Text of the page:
The easy joke is about how my marriage relates to inestinal bacteria.

Jared and I have been struggling with a bizarre dysfunction lately, yet I suspect that it’s fairly common in today’s marriages.

Let’s see if I can get this out.

A long, long time ago (because this time last year seems like lifetimes ago), I would have told you that a perfect relationship was based on me making him happy and him making me happy.  As long as we were both doing our job, we were both happy and fulfilled.

Our marriage counselor calls this a symbiotic relationship.

We were mutually dependent, like humans and intestinal bacteria.

And then we learned about being responsible for our own happiness. I realized that an idea I used to think was romantic was probably the least efficient system ever created by man – counting the U.S. government.  The fact is that no one – not even a husband who adores me – can know better than I do what I need to be happy, or even what happiness means to me.  And no one – not even a wife who adores him and believes at her core that his happiness is a reflection of whether or not she is good enough – can know better than Jared what Jared needs to be happy, or even what happiness looks like to him.

This understanding created a noticeable shift in our relationship.  There was less stress and resentment and more breathing and laughing and talking.  We learned how to say “this is what I need, and I’d like to be able to get it from you” and the sense of power that came from taking on that responsibility was thrilling.

We win marriage – YAY!

We consider leaving marriage counseling – YAY!

We – meaning me – consider that OH I DO NOT THINK WE WILL BE GOING ANYWHERE ANYTIME SOON, THANKS!

We keep going to marriage counseling just in case and then –

Bam.

Wall.

We wonder is he happy?

We wonder is she happy?

We wonder is he actually unhappy but afraid to tell me?

We wonder why isn’t she telling me what I can do to make her happy?  I want her to be happy.  TELL ME WHAT ELSE I NEED TO DO!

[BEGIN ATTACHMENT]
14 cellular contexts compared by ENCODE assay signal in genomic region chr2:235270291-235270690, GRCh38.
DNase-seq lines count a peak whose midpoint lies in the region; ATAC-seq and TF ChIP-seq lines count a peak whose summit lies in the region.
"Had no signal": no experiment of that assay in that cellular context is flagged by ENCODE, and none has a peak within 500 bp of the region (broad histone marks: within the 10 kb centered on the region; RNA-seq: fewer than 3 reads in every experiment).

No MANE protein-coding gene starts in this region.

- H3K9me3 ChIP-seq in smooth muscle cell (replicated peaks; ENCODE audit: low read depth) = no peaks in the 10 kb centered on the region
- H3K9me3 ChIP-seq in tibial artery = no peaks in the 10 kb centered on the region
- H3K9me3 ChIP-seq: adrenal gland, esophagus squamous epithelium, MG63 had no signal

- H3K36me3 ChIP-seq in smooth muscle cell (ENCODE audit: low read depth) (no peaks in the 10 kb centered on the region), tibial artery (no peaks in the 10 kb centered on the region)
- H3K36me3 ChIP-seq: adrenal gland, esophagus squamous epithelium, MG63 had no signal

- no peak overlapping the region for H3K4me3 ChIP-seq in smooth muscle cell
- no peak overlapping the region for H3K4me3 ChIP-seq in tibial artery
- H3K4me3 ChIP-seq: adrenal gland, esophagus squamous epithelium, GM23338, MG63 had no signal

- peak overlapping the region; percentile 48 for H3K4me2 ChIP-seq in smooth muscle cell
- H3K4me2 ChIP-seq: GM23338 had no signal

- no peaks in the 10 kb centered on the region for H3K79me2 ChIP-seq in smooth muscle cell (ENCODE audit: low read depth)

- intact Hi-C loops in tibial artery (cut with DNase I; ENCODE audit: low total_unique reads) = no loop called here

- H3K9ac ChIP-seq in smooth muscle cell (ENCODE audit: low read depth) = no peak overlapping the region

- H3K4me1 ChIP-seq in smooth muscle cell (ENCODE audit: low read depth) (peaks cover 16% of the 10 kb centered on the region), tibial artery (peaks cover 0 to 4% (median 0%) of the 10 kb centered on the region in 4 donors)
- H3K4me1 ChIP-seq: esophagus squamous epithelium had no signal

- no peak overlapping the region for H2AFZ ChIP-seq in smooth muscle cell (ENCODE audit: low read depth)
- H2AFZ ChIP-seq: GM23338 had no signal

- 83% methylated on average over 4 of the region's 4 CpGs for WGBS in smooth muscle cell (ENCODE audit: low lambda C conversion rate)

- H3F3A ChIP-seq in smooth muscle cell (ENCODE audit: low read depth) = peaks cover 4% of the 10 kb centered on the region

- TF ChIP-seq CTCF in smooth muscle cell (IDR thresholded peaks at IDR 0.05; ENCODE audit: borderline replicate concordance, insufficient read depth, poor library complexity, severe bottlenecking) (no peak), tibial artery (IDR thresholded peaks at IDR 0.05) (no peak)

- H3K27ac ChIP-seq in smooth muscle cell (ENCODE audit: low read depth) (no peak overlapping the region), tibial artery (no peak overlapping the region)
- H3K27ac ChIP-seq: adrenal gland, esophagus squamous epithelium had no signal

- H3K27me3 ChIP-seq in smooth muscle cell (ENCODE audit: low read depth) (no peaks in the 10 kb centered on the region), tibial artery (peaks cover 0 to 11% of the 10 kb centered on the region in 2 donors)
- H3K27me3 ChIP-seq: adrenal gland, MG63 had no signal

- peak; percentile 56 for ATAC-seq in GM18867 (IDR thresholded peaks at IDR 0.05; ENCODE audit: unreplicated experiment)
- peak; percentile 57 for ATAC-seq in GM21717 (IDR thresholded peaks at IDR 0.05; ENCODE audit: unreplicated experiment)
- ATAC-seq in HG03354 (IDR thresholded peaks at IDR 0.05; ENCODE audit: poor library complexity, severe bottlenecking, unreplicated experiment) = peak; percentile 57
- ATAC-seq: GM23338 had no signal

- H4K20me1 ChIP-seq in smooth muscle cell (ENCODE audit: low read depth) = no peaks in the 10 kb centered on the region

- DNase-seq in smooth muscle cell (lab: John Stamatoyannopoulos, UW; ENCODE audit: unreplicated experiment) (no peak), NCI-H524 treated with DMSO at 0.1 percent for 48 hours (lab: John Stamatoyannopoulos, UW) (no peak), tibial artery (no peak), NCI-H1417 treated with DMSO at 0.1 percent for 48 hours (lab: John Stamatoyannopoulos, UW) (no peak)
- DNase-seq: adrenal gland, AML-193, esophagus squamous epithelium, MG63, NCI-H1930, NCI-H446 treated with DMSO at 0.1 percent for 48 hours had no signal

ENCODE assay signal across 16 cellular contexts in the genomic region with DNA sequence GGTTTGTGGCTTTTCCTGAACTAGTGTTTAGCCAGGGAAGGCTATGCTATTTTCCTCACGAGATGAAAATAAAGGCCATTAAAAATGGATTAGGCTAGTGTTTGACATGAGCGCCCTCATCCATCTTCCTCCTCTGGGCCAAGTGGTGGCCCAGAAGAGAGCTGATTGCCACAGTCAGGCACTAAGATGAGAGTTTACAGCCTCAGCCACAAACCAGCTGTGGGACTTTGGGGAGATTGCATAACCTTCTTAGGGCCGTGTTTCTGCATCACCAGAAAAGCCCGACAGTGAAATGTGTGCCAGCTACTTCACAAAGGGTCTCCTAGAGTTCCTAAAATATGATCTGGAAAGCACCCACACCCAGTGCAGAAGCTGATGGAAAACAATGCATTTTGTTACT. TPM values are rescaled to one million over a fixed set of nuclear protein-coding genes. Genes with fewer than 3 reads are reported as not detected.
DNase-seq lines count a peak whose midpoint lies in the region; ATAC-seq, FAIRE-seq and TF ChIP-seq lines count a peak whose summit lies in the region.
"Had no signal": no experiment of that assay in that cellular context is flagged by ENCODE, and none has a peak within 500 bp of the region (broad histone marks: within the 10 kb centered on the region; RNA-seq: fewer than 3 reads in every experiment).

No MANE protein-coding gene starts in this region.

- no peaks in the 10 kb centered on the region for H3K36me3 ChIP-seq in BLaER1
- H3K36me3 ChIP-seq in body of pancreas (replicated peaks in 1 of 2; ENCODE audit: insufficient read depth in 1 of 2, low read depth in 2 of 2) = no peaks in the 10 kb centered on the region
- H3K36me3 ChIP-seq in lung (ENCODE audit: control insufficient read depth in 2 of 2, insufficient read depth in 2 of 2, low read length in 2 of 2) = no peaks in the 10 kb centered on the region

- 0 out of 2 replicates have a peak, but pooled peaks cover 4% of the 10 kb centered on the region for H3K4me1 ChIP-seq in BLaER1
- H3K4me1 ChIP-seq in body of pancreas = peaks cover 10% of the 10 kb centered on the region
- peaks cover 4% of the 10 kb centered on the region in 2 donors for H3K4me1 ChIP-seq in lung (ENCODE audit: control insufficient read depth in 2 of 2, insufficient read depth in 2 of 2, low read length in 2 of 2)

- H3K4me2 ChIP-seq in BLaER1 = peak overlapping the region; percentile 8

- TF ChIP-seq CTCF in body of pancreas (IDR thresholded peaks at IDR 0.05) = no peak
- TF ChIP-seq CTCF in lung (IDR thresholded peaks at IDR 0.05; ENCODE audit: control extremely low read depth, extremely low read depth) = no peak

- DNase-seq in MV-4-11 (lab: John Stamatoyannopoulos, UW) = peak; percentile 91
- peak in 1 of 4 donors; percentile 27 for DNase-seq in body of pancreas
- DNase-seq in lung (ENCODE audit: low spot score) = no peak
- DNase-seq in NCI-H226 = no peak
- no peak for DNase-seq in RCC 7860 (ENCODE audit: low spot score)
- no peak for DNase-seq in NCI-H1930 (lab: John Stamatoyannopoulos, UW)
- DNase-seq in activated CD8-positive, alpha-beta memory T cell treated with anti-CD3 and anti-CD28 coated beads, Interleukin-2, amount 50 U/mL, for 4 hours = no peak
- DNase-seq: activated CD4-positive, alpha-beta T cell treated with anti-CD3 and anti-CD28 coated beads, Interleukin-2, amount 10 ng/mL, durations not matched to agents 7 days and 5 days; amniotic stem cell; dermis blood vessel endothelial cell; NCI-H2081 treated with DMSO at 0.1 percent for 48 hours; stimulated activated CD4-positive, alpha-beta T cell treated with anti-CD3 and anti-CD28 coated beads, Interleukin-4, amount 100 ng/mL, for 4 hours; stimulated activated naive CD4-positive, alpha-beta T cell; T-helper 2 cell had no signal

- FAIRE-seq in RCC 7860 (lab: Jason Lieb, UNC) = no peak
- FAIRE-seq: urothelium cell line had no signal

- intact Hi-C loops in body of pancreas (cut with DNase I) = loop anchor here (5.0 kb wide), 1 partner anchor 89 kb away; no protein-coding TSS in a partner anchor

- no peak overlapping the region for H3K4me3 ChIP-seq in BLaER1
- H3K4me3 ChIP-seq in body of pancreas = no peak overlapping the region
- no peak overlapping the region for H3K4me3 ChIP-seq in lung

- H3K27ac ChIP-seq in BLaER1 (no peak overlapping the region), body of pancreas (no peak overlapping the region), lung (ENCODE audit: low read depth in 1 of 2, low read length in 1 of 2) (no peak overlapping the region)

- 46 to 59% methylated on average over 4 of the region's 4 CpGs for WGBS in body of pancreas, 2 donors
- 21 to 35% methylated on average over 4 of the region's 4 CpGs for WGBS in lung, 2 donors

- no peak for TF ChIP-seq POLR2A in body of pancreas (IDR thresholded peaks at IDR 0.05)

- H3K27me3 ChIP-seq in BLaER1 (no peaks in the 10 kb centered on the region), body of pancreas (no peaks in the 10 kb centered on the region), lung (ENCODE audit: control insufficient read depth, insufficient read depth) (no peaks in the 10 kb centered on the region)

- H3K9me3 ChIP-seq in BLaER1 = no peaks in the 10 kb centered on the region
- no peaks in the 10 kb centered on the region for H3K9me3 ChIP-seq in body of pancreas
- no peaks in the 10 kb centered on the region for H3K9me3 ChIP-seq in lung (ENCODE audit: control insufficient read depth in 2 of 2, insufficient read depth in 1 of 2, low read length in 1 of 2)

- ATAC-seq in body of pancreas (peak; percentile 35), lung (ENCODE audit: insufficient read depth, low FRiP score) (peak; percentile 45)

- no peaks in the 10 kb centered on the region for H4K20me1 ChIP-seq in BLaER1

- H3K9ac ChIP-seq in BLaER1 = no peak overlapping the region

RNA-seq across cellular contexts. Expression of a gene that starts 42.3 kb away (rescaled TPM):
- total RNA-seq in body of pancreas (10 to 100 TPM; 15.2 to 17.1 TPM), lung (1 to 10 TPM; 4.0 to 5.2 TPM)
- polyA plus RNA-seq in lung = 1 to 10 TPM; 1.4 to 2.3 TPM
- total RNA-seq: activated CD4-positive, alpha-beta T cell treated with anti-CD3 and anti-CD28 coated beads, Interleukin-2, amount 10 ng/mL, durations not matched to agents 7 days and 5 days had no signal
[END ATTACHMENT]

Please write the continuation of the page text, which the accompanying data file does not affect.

And then we kind of get really freaking annoyed with one another because JESUS, Seriously, I told you I am FINE.  I am HAPPY.  What the hell is wrong with YOU?

We have to mail back our winning at marriage trophy.

We do, however, continue to keep talking, because that’s the one thing we have gotten really, really good at.  And in the talking, one of us finally says, “it’s not your job to make me happy.  I am fine.  The idea of you sitting around worrying about whether or not I am happy is not romantic or nice or a sign of your love.  It makes me sad to think of you living with anxiety and stress over me.  I’m fine.”

“Really?”

“Yes, really.  And if I am ever not fine, it is my job to figure it out.  It is my job to ask you if I need something.”

“But what if you don’t?”

And there is the fear.  The fear that the other is not really fine or happy, but that he or she is carrying around a secret pain or annoyance or grudge and that grudge will come out in some way and then we will realize that we have failed as a spouse because OH MY GOD YOU WERE UNHAPPY AND I DIDN’T KNOW OR FIX IT!  And you know what?  Now I am going to be MAD AT YOU BECAUSE THIS WASN’T SUPPOSED TO BE MY JOB ANYWAY! And it is easier to be mad at you than say “I think I failed.  I feel guilty.”

“I need you to trust me that I will ask if I need it.  I will figure it out.  I will take my responsibility to take care of my own happiness seriously.”

“OK.”

“OK?  You’ll try to trust me to do that?”

“Yes.”

“Thank you.  I am fine, and happy, and I will tell you when I’m not.”

“Great.  And will you trust me to tell you if I need something?  Will you try to assume that I’m OK?”

“Ummm….” long. awkward. pause.  “Well, umm….” more long. awkward. pause.  “It’s a lot harder to agree to trust you to tell me if you’re not happy than it is to take responsibility for my own happiness.”

And there it is.  The idea of being responsible for ourselves?  Easy breezy.  The idea of trusting the other person to be responsible for themselves?  Holy freaking hell of a lot harder.  Loads harder.  Deep breaths, long awkward pauses, begrudgingly agree to trust you to be OK unless you tell me otherwise harder.

Isn’t that odd?

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